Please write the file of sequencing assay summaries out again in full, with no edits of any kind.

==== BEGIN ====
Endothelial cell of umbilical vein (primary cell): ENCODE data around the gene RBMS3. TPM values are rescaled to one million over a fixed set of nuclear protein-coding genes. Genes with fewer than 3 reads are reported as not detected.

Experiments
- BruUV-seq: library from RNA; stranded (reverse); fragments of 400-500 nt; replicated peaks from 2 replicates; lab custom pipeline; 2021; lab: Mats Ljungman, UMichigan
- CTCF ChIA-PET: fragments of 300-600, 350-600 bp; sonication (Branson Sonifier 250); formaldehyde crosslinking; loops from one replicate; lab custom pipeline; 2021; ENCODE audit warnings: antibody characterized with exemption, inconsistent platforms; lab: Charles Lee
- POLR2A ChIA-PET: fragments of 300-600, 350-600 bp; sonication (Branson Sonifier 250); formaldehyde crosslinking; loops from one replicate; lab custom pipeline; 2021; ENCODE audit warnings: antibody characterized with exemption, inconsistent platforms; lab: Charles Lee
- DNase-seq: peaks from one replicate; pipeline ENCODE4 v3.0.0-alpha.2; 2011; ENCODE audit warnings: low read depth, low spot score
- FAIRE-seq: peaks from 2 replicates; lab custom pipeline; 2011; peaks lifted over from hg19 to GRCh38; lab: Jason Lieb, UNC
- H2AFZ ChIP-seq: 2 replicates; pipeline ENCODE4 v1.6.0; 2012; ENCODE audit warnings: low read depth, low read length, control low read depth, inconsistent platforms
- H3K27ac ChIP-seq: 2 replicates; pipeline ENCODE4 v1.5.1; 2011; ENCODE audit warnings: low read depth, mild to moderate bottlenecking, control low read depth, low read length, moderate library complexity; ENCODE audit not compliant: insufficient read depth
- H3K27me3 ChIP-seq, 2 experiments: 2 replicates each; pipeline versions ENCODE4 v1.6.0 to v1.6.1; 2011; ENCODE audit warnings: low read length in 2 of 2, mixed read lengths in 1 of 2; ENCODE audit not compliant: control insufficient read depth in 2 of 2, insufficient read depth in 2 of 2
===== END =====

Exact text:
Endothelial cell of umbilical vein (primary cell): ENCODE data around the gene RBMS3. TPM values are rescaled to one million over a fixed set of nuclear protein-coding genes. Genes with fewer than 3 reads are reported as not detected.

Experiments
- BruUV-seq: library from RNA; stranded (reverse); fragments of 400-500 nt; replicated peaks from 2 replicates; lab custom pipeline; 2021; lab: Mats Ljungman, UMichigan
- CTCF ChIA-PET: fragments of 300-600, 350-600 bp; sonication (Branson Sonifier 250); formaldehyde crosslinking; loops from one replicate; lab custom pipeline; 2021; ENCODE audit warnings: antibody characterized with exemption, inconsistent platforms; lab: Charles Lee
- POLR2A ChIA-PET: fragments of 300-600, 350-600 bp; sonication (Branson Sonifier 250); formaldehyde crosslinking; loops from one replicate; lab custom pipeline; 2021; ENCODE audit warnings: antibody characterized with exemption, inconsistent platforms; lab: Charles Lee
- DNase-seq: peaks from one replicate; pipeline ENCODE4 v3.0.0-alpha.2; 2011; ENCODE audit warnings: low read depth, low spot score
- FAIRE-seq: peaks from 2 replicates; lab custom pipeline; 2011; peaks lifted over from hg19 to GRCh38; lab: Jason Lieb, UNC
- H2AFZ ChIP-seq: 2 replicates; pipeline ENCODE4 v1.6.0; 2012; ENCODE audit warnings: low read depth, low read length, control low read depth, inconsistent platforms
- H3K27ac ChIP-seq: 2 replicates; pipeline ENCODE4 v1.5.1; 2011; ENCODE audit warnings: low read depth, mild to moderate bottlenecking, control low read depth, low read length, moderate library complexity; ENCODE audit not compliant: insufficient read depth
- H3K27me3 ChIP-seq, 2 experiments: 2 replicates each; pipeline versions ENCODE4 v1.6.0 to v1.6.1; 2011; ENCODE audit warnings: low read length in 2 of 2, mixed read lengths in 1 of 2; ENCODE audit not compliant: control insufficient read depth in 2 of 2, insufficient read depth in 2 of 2